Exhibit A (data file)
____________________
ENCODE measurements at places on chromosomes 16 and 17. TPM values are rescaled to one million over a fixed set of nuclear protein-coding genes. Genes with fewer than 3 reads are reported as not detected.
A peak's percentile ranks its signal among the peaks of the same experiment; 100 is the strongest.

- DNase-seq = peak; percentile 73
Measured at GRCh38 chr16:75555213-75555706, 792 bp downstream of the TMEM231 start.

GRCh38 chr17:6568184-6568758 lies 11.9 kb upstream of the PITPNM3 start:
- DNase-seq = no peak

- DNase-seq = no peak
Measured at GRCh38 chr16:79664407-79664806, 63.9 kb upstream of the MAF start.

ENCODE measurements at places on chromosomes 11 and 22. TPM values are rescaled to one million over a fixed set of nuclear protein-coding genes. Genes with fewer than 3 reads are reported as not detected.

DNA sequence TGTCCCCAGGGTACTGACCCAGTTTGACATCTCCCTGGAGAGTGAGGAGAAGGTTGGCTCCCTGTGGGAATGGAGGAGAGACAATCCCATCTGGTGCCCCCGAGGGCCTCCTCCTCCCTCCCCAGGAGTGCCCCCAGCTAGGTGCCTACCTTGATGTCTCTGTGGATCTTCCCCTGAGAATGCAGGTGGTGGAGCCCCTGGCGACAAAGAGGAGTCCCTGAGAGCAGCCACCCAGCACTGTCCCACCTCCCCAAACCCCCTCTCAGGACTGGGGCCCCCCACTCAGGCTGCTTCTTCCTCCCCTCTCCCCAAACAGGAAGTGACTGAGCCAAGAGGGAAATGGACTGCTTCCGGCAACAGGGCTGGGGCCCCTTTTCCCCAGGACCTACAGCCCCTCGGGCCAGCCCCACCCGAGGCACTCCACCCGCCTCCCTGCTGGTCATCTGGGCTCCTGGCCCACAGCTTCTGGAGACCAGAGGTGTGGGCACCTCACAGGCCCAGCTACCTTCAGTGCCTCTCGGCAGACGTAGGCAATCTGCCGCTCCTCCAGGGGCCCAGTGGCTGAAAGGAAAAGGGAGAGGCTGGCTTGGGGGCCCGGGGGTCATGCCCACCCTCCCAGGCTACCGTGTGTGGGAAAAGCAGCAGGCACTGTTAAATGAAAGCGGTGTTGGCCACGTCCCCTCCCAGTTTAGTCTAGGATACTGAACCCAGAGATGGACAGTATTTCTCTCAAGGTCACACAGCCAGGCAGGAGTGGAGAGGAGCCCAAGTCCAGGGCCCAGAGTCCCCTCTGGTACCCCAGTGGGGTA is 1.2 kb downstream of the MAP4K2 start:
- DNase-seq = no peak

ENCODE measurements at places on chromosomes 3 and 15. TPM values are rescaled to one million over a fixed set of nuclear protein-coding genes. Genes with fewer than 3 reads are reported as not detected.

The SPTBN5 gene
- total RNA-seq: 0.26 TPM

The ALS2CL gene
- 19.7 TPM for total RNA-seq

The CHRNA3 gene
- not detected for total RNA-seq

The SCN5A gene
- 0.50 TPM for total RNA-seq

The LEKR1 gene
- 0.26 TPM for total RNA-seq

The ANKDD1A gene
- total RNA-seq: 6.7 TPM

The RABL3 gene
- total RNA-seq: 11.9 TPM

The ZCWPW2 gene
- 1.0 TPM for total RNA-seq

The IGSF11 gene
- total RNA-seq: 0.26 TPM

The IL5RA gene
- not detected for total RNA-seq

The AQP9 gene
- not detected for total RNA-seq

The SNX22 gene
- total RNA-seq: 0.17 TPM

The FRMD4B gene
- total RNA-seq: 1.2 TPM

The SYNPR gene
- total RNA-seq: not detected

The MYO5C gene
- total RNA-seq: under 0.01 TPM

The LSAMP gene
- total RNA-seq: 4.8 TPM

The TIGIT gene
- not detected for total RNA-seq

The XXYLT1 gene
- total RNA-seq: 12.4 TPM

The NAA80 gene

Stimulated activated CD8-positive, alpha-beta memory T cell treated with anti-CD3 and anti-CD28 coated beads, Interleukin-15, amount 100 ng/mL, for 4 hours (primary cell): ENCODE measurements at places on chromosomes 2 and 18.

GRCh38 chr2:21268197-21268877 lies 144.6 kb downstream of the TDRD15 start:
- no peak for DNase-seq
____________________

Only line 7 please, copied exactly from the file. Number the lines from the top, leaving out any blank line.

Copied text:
- DNase-seq = no peak